Thursday, July 08, 2010

Uncle Sam Demurs as the EU Advances =UPDATED=

As in Taiwan the legislature brawled over the pact, there were some interesting (non)-developments on FTAs and ECFA. First, upon hearing that ECFA had been signed, the United States eagerly rushed to support democracy, enhance its own trade interests, expand its influence in East Asia, and drive peaceful economic growth in the region by offering Taiwan a US-Taiwan FTA.

Nope, I lied. Uncle Sam doesn't need trade or economic growth or East Asian influence because the US economy is booming right now and our foreign policy has made us the envy of the world, while China is in rapid decline.

Oh wait, that's not right either. I'll try again.

Ok, what actually happened is nothing. David Shear, US State Department Official, speaking at a seminar in Washington, announced that the US thought that Taiwan had the right to enter into FTAs.
"Under WTO rules, any WTO member is free to negotiate trade agreements with other members as long as WTO standards are met, and we believe Taiwan should be able to do that," he said at a seminar in Washington, D.C. on relations across the Taiwan Strait.
This was the first time that US officials had expressed that thought, precisely, but I doubt anyone was much worried, since Taiwan already has FTAs with several countries.
Shear said, however, that "the United States has no plans to begin talks with Taiwan about an FTA at this time."


Shear said the U.S. would reinforce bilateral trade and economic cooperation through the existing Taiwan-U.S. Trade and Investment Framework Agreement (TIFA).
FTAs sure are nice when other people do them, but let's not and say we did, offers The Greatest Nation on Earth. The US official once again announced that ECFA was A Good Thing (he could hardly do otherwise) but left this little tidbit at the end:
As to whether any ministerial-level U.S. officials are likely to visit Taiwan, Shear said the U.S. does not have any such plan at the moment. The issue should be considered in a larger framework guiding U.S.-China relations, he said.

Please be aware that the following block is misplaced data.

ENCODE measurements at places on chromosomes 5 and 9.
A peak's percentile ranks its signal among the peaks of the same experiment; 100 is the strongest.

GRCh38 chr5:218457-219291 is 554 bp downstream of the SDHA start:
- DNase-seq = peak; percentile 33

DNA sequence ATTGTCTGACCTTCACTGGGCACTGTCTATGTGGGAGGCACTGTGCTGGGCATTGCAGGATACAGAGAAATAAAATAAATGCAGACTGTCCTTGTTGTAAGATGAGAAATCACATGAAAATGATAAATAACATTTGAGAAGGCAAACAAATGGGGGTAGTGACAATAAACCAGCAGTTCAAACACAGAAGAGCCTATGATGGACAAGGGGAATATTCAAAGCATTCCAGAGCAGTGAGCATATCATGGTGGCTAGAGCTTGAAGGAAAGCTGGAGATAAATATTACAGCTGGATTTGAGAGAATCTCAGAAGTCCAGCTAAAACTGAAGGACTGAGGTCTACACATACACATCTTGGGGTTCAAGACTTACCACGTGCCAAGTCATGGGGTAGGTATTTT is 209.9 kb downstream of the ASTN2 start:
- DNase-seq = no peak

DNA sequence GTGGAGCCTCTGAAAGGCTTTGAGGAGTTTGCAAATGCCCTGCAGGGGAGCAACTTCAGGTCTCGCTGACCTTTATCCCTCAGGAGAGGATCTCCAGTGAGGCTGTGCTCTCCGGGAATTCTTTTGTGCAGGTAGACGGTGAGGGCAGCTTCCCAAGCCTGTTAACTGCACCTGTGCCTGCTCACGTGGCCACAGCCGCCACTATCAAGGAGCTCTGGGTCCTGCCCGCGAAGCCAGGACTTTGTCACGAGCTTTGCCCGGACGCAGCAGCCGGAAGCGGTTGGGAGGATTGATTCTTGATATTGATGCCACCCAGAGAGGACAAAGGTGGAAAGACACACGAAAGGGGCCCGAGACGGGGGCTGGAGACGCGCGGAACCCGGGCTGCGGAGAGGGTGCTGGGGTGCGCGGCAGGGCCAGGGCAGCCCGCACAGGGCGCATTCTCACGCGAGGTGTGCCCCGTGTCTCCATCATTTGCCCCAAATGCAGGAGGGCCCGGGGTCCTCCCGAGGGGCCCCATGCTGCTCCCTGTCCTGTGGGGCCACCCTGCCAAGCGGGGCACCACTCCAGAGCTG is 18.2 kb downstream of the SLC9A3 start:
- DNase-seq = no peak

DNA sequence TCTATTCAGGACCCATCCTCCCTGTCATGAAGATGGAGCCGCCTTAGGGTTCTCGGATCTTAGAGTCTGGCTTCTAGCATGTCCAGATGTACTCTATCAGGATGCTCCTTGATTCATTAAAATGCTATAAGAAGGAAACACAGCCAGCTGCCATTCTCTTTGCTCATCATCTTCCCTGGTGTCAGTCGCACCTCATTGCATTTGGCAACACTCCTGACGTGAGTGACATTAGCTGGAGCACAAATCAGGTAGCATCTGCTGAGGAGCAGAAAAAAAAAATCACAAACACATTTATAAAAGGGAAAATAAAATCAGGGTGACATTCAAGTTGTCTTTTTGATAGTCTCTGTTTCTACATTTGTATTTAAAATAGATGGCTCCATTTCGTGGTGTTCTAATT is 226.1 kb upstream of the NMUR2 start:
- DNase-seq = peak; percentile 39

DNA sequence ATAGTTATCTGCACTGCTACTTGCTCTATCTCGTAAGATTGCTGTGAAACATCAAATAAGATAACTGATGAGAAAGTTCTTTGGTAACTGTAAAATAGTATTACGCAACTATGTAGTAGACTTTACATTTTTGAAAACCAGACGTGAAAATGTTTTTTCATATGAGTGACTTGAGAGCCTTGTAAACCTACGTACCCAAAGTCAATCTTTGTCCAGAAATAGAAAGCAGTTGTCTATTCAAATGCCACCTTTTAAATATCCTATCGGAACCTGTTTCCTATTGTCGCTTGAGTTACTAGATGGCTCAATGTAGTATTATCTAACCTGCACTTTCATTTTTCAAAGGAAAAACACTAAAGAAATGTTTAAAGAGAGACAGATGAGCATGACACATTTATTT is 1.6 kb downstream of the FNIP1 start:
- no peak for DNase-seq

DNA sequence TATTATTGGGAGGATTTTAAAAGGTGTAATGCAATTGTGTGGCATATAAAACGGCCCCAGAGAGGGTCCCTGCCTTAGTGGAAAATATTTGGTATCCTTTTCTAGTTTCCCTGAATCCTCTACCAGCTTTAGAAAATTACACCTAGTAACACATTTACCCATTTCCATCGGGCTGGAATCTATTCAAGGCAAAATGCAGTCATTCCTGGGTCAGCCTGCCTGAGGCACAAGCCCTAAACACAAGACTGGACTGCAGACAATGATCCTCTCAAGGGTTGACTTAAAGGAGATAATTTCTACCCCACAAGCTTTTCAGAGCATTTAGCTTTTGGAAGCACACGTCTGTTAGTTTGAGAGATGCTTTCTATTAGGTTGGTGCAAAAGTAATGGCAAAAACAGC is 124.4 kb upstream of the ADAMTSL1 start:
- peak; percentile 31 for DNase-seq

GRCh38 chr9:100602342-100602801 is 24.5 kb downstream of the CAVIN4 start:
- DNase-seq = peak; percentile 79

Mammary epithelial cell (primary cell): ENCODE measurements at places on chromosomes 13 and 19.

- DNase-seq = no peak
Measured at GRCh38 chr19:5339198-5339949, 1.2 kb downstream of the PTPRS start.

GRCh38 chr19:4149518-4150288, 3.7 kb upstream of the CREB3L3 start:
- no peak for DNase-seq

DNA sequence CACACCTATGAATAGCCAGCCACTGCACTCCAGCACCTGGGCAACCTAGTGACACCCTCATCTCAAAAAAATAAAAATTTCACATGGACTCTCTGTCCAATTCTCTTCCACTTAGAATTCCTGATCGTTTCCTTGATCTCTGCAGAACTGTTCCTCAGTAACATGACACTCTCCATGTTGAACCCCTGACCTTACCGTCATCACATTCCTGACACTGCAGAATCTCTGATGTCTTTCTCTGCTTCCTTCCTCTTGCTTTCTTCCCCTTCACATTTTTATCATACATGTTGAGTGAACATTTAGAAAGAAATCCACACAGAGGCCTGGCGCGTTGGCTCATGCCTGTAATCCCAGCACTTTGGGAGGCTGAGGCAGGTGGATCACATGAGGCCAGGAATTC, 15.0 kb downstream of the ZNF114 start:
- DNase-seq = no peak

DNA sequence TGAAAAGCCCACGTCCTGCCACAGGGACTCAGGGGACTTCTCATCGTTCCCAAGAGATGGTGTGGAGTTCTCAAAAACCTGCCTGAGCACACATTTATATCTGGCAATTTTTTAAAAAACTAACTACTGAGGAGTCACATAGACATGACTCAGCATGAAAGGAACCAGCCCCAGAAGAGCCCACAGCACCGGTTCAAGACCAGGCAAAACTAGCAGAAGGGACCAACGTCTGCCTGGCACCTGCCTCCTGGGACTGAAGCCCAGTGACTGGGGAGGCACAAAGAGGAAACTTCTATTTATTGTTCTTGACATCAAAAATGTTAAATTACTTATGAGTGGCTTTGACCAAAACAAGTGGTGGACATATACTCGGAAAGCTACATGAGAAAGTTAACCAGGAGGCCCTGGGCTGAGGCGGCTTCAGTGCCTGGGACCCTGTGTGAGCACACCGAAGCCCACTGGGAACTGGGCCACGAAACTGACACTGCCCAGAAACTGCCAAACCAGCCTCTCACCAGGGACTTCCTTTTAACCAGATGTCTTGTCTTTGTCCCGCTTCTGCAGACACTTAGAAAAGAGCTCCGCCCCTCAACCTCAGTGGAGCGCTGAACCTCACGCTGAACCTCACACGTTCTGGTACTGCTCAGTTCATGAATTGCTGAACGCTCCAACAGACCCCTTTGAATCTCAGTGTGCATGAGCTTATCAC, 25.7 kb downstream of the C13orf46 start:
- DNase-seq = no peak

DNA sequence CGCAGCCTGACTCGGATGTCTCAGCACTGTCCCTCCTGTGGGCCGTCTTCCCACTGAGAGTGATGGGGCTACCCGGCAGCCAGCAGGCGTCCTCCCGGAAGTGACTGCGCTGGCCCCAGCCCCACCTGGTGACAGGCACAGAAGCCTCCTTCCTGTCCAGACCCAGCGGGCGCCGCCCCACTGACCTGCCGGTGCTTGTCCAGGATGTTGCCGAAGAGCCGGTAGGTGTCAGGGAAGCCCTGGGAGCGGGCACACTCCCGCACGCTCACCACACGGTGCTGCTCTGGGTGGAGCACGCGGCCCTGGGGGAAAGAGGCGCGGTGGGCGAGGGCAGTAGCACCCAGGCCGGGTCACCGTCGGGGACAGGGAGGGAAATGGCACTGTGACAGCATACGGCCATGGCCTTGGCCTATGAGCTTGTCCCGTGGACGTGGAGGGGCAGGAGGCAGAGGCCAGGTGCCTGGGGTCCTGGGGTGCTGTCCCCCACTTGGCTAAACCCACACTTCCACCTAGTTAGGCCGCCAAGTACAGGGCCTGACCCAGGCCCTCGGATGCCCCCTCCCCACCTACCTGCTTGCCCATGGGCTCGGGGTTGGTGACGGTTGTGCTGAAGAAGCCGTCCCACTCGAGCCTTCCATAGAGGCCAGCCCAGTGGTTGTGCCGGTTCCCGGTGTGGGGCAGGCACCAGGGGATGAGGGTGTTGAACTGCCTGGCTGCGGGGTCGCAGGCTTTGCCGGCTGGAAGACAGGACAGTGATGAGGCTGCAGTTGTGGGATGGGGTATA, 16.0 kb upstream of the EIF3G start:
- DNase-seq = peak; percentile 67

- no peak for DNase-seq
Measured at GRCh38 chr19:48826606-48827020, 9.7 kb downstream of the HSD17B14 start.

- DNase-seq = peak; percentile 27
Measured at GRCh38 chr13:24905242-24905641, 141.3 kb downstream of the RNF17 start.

In other words, whether US cabinet-level officials visit Taiwan is contigent on whether it pisses Beijing off. Pssst...maybe that's why you should do it, guys! It would be great if the next official said that such visits were part of a larger framework guiding US-China-Taiwan relations.

About the only good thing in all this is that when I was off searching to see when exactly it was the TIFA talks stalled I got this hit first, which almost made up for the fact that it turns out that TIFA has been dead in the water since 2007 over the beef fracas. Plans are to restart at the end of 2010. So congratulations Taiwan, ECFA changes nothing between the US and Taiwan.

Meanwhile, across the Atlantic, an ECIPE paper argued that the time had come for an EU-Taiwan FTA under the WTO framework:
This paper discusses the economics and geopolitics of EU Taiwan commercial relations and weighs the case for a free trade agreement (FTA) between them. There is a widespread belief that China will oppose an EU-Taiwan FTA. The recent cross-Straits rapprochement, recently crowned by a trade agreement, could provide a window for Taiwan to sign trade deals with other partners. An FTA with Taiwan would boost some of Europe’s most competitive sectors in ICT, automotives, pharmaceutical products, and telecommunications, financial, business, transport and environmental services. Taiwan needs to position itself as a production platform for global markets. Taiwan is member of the World Trade Organisation - legal obstacles to an EU Taiwan FTA are minimal. But China needs to be reassured that the agreement does not involve recognition of Taiwan’s formal statehood.